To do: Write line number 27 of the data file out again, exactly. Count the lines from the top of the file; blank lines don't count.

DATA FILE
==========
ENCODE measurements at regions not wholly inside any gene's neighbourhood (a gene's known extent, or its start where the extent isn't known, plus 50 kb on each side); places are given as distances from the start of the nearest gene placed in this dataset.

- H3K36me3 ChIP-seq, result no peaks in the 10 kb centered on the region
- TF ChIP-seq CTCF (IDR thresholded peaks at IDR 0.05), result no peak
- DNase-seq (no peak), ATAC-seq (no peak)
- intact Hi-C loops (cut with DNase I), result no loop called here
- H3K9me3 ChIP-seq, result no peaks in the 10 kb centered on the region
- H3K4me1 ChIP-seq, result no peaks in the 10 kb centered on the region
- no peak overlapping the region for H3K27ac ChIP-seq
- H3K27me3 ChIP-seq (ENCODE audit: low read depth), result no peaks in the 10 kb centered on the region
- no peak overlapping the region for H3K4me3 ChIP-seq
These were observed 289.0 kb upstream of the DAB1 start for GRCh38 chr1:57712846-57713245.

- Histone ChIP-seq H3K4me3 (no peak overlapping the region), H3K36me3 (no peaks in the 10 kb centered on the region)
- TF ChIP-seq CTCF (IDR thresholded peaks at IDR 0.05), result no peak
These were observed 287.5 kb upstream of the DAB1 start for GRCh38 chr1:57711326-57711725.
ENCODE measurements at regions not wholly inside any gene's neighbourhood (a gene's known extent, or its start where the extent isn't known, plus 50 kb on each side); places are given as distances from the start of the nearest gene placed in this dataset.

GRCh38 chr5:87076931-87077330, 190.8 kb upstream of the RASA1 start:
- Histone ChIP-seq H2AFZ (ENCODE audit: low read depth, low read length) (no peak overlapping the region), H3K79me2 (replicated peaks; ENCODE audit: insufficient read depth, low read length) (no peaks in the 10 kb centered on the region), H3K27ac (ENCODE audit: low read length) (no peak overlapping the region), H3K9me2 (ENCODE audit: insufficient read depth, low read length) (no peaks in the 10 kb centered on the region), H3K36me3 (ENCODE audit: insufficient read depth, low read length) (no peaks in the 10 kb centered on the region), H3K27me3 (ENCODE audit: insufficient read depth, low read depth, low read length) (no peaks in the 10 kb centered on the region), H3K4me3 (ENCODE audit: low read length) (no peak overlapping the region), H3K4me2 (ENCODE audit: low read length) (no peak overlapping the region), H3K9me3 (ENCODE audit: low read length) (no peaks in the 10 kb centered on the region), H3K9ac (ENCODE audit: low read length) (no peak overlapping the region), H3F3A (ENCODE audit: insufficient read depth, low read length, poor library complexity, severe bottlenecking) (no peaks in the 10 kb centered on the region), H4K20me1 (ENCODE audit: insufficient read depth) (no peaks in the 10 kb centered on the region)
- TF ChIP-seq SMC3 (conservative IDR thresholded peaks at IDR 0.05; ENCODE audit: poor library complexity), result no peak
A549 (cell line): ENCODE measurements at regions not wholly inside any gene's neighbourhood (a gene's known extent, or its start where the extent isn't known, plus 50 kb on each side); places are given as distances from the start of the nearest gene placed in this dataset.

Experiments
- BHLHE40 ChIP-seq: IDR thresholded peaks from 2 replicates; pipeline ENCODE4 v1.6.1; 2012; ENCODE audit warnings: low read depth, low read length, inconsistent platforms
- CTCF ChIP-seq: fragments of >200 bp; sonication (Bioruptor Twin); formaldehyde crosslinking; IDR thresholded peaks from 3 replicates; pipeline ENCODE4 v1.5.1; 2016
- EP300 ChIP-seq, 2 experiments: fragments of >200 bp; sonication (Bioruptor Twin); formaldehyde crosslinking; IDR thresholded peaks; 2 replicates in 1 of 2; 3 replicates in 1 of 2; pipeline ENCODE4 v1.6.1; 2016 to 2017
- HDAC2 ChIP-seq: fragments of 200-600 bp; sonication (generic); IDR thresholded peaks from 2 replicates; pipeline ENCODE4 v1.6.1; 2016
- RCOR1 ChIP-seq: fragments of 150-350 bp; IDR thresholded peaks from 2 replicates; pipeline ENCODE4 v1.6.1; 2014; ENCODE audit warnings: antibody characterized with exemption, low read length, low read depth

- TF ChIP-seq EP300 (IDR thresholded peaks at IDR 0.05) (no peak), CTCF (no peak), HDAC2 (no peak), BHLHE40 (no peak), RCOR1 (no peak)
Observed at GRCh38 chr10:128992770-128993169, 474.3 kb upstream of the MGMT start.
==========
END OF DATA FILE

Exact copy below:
Observed at GRCh38 chr10:128992770-128993169, 474.3 kb upstream of the MGMT start.